For dogs that truly do have allergies to grains, a grain free diet would be an appropriate choice. The following are symptoms that would be expected in dogs that have food allergies (or other types of allergies):

  • Itchiness
  • Excessive hair loss
  • Bald patches
  • Inflamed skin
  • Sore and scabs
  • “Hot spots”

A food trial with a grain free food would be necessary to determine whether the food is beneficial for your dog.

Does My Dog Need a Gluten Free Diet?

Unlike in people, celiac disease is uncommon in dogs. As a result, most dogs do not require a gluten free diet. The exception to this is the Irish Setter. A small number of Irish Setters have been documented to suffer from a congenital disease that results in an intolerance to gluten. This has only been reported in certain Irish Setters and only in the Irish Setter in the U.K. These dogs, however, will benefit from a gluten free diet.


6 Signs it’s Time to Change Your Dog’s Food

DogWithBowlOfFoodCroppedChoosing a dog food can be a painstaking process — so much so that some of us stick with buying the same pet food for our dog’s entire life. “The truth is,” says Dr. Jessica Vogelsang, “we now know our pet’s dietary needs can and do change over time due to factors like their life stage, their overall health, and their activity level.”

What Age Should I Change My Dog’s Food?
When it comes to nutrition, there are three life stages which experts believe are important times in your dog’s life to discuss with your veterinarian. The first is the puppy life stage. During this period a dog food rated for “growth” is needed because it is specifically designed for puppies and kittens according to the AAFCO (Association of American Feed Control Officials, which sets standards for pet foods in the United States). “Puppies and kittens that are growing require pet foods with a higher protein level and a higher calorie count…to meet their growth requirements,” says Dr. Lorie Huston. “If these nutritional demands are not met, your pet’s growth may be stunted and/or your pet may become ill.” Pet foods rated for “reproduction” or “gestation/lactation” are also a benefit for pregnant or lactating females.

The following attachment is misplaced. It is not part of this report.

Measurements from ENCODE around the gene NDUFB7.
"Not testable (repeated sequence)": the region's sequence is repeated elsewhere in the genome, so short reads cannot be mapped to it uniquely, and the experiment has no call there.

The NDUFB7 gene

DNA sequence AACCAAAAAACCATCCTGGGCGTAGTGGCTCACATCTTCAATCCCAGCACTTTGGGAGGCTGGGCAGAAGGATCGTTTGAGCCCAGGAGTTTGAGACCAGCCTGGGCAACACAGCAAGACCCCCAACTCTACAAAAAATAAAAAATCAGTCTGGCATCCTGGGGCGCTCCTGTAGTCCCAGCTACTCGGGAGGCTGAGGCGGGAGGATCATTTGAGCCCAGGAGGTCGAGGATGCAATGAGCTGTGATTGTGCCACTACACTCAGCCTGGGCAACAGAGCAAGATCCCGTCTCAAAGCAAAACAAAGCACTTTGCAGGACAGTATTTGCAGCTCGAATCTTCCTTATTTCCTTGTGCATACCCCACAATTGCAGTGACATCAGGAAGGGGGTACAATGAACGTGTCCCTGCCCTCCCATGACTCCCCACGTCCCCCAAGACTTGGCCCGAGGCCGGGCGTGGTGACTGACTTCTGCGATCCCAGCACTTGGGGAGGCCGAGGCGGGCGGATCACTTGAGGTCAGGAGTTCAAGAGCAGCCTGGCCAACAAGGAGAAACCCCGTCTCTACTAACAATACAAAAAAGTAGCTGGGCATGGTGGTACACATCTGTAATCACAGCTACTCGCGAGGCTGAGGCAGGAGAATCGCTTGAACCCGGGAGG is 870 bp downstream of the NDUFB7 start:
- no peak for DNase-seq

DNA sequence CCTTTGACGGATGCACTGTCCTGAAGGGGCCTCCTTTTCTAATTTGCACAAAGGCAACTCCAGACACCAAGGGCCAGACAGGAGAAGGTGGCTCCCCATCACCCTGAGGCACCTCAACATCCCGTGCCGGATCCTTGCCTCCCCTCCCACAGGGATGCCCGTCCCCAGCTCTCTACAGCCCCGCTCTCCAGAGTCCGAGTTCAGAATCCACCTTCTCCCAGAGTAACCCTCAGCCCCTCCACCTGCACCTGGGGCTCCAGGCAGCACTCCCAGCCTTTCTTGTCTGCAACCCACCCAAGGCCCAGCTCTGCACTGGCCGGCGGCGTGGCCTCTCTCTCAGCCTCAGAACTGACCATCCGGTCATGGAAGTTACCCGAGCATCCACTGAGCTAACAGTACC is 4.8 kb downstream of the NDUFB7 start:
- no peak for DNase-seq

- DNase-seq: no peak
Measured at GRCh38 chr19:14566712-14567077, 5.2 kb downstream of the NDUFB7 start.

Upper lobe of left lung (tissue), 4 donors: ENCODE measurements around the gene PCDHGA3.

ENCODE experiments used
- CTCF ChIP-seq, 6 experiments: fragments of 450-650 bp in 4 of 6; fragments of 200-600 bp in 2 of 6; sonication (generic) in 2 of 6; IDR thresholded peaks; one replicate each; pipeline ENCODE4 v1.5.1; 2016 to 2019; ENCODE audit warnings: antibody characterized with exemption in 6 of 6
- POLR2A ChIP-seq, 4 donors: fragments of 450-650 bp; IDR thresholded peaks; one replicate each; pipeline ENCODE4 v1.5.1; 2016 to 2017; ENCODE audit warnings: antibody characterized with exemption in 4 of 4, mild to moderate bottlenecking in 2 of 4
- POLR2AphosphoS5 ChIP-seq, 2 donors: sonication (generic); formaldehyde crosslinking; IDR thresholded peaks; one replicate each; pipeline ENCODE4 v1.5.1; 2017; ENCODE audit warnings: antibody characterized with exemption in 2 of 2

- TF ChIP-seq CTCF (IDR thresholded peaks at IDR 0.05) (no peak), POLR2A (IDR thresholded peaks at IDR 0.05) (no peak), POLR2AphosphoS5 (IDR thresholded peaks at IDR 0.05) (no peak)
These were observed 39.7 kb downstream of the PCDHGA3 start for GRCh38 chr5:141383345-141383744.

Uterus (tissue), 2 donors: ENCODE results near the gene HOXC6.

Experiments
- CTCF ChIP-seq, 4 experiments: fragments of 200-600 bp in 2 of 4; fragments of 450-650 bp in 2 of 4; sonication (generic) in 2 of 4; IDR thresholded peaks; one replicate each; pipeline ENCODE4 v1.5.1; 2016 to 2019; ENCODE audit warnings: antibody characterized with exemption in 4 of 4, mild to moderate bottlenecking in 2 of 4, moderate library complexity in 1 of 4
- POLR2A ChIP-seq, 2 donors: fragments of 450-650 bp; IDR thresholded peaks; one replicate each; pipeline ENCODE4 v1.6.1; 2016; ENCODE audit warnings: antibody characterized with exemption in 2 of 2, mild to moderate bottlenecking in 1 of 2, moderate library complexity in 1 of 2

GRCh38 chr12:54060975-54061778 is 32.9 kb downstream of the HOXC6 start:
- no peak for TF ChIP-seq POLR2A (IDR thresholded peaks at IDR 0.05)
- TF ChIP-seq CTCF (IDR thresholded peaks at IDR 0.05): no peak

The second life stage for which you should consult your veterinarian about dietary changes is the adult life stage. “Obesity is the most common nutritional disease seen in both dogs and cats today,” says Dr. Huston. “One reason for this is improper life stage feeding. For example, [an adult] dog or cat — especially one that leads a sedentary lifestyle — may become overweight or even obese if fed pet food meant for puppies or kittens.” Pet food labeled as “all life stage” can also deliver excessive fat and nutrients your adult pet does not require, as it is formulated for kittens and puppies. Instead you should be looking for dog food rated “adult maintenance” by the AAFCO.

The third life stage to be mindful of is the senior life stage. Senior pets often have medical issues that may benefit from dietary changes. For example, a veterinarian may recommend a pet food that contains glucosamine and/or fatty acids such as DHA and EPA for senior dogs with mobility issues. According to Dr. Huston, feeding the appropriate pet food can also sometimes be an effective method to manage diseases like chronic kidney disease and heart disease. The AAFCO does not have a senior life stage, so look for a pet food with an adult maintenance statement for your senior dog.
What are other Signs it’s Time to Change My Dog’s Food?
In addition to consulting with your veterinarian about nutrition as your dog undergoes changes in life stage and lifestyle, it’s vital to watch out for certain visible signs a change in diet is needed. Here are six common signs you’ll want to be wary of..
1. Dull, Flaky Coat
Diets rich in essential fatty acids are a key component in keeping a dog’s skin healthy, and therefore his or her coat, in tip-top shape. Many dog foods are designed with skin and coat improvement in mind. Look for a diet containing both Omega-3 and Omega-6 fatty acids to make your dog’s coat shiny and bright in no time.

2. Lethargy/Weakness